Nearly 30 years ago now, you entered this world with a vision. Armed with Red Book audio and full-motion video, you sold us the Hollywood dream, treating us to Mark Hamill taking on a race of giant cat aliens, Jeff Goldblum killing it as Dracula, Christopher Walken telling it to us straight, and... this immaculate performance. Video games seemed poised to replace movies altogether; why would we watch if we could play instead? Alas, it was not meant to be, but we'll always have those fond memories, thanks to you. Your legacy will live on inside us all.

As we commit you to the great server in the sky, let us reflect on all the good you did for this world. Who can forget how crucial you were during the dial-up days? The spiral cords of our 56K modems strained under the weight of individual mp3s; the thought of downloading an entire 750MB CD-ROM was unfathomable. Even when cable internet arrived on the scene, we still relied on you to support us through the file-size boom of the DVD era. Steam might have dethroned you eventually, but your stability during the platform's early, rocky years was what kept us gaming.

In your youth, your laissez-faire attitude allowed our community to flourish unabated. I, personally, owe some of my favourite childhood memories to your liberal approach to game trading; as a kid, hiring and borrowing games was the only way I could afford to play. Thanks to borrowing a friend's copy of Diablo II, I discovered my penchant for click-'em-ups. Thanks to renting Battlefield 1942, I grokked the appeal of online multiplayer. Thanks to hiring out Baldur's Gate II, I realised that games could tell big, complex stories that actually leveraged their interactivity instead of ignoring it. Of course, we all understand why you had to jump on the DRM train once people started abusing your freedoms. Still, those unbridled early years were crucial in making our community as great as it is today.

The fact is, old friend, we simply don't have the space for you anymore.

Alas, those halcyon days are far behind us. The battle of the distribution models is over, and there's no question who lost. How could it have gone any other way? Steam lets us pre-order, pre-load, patch, and play, all without leaving the comfort of our desk chairs. Gone are the overloaded shelves buckling beneath the weight of bejewelled CD cases and boxy collectors editions. Never again do we have to rummage around in dusty attics and dank basements to find that old copy of Day of the Tentacle, only for you to whine like a circular saw when we put the disc in because it isn't mint-out-of-box.

For all the joy you gave us, we cannot ignore the dark times you begat. Refusing to read brand new discs until we'd carefully wiped off every minute mote of dust. Scratching up our favourite games as punishment for playing them too much. Demanding that we 'Insert Disc 2' when it was already in the damn tray. And those multi-disc installs! How can you expect us to set aside multiple hours just to swap GTA 5's seven DVDs in and out?

GTA 5's seven DVDs.

At least you re in a better place now, one where the RPMs are infinite and the CDs are truly scratch-proof. Because as much as it pains us to say it on this day of mourning, you were holding this industry back. Bite-sized games never stood a chance against the pains of disc-swapping. Aspiring developers cringed at the cost of pressing and shipping discs. If we hadn't moved on to the all-digital now, we'd never have known the haunting oppression of Papers, Please, the touching tale of Gone Home, the time-bending antics of Superhot. We'd have to bid farewell to our hundreds-large Steam libraries or else buy a second house just to store all the CDs.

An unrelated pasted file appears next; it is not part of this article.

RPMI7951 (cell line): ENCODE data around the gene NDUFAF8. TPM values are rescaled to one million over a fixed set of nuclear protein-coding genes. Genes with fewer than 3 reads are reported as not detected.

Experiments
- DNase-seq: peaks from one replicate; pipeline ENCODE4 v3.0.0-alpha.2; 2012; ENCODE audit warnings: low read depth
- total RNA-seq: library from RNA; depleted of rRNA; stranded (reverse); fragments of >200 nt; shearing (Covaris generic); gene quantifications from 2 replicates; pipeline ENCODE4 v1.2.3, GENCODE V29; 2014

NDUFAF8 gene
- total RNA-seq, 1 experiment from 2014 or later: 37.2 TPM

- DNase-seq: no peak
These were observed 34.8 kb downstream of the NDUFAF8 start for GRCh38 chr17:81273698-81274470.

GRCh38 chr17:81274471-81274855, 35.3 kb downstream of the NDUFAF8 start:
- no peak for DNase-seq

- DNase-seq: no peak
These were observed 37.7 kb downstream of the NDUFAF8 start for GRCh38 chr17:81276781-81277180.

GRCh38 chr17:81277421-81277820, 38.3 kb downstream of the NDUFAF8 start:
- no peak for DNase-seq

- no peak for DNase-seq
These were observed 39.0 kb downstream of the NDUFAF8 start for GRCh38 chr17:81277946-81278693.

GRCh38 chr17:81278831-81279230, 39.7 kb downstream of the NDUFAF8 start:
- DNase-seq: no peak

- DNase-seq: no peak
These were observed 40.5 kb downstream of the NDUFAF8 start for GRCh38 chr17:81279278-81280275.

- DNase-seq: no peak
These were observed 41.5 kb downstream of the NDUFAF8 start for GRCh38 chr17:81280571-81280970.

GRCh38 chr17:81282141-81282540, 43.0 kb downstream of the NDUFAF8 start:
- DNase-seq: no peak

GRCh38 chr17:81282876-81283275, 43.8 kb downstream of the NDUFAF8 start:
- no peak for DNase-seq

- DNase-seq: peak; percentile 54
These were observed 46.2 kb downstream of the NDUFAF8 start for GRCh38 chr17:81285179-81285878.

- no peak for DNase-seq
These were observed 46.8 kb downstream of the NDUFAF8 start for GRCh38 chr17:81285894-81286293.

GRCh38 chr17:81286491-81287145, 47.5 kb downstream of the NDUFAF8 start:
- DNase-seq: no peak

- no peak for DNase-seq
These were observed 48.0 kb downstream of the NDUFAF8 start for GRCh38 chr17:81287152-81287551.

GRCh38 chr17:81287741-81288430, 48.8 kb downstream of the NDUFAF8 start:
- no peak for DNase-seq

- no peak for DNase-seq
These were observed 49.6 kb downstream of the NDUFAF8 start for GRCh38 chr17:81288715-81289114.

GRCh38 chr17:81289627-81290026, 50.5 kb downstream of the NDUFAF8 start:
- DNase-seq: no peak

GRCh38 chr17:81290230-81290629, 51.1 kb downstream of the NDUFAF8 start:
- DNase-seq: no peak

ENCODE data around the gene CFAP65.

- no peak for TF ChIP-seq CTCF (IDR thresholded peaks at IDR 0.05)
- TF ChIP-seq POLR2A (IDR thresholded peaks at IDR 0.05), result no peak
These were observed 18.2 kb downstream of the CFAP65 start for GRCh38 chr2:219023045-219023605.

The fact is, old friend, we simply don't have the space for you anymore. Not in our homes, and not in our hearts. Your place at the top of our PC towers is no more. Our mini-ITX cases no longer give you a berth. We will never again hear your mechanical whirr, your voice silenced by the hum of our bigger and better hard drives. From caches to ashes, from disc to dusk, your time is up. You re just too slow for this digital world.

16X. 8X. 4X. 2X. 1X. Eject.

Rock, Paper, Shotgun - contact@rockpapershotgun.com (Alice O'Connor)

Have You Played? is an endless stream of game retrospectives. One a day, every day of the year, perhaps for all time.>

I’m going to keep doing mods for a while because: 1) I struggle to remember what happened yesterday; 2) Unable to afford many new games, for about a decade I mostly played mods – many, many mods. Of the many mods I played from cover discs off cheery RPS fanzine PC Gamer, the Quake singleplayer campaign Zerst rer – Testament of the Destroyer was the first that felt like something I should’ve paid for. “Professional quality,” we said back then, with very specific ideas of what that meant.

… [visit site to read more]

Rock, Paper, Shotgun - contact@rockpapershotgun.com (Alice O'Connor)

Have You Played? is an endless stream of game retrospectives. One a day, every day of the year, perhaps for all time.>

Every FPS with skills and characters is being caught up in the ineffectual backlash against MOBAs but heck, the idea’s hardly new. Wolfenstein: Enemy Territory from is a cracking class-o-XP-a-shooter and that came out 13 years ago. The first I remember enjoying, though, was Future vs. Fantasy [archived official site] for Quake in ’96, ’97.

… [visit site to read more]

Rock, Paper, Shotgun - contact@rockpapershotgun.com (Alice O'Connor)

Have You Played? is an endless stream of game retrospectives. One a day, every day of the year, perhaps for all time.>

Slide [archived official site] is what made me realise mods could be almost brand new games, could be whatever they wanted – and could be games I’d never see ‘proper’ developers make. Slide turns Quake into a downhill hoverboard racing game, sending players zipping through dark tunnels, round obstacles, and over deadly traps in a competition to become the greatest hoverboarder this side of the Wizard’s Manse.

… [visit site to read more]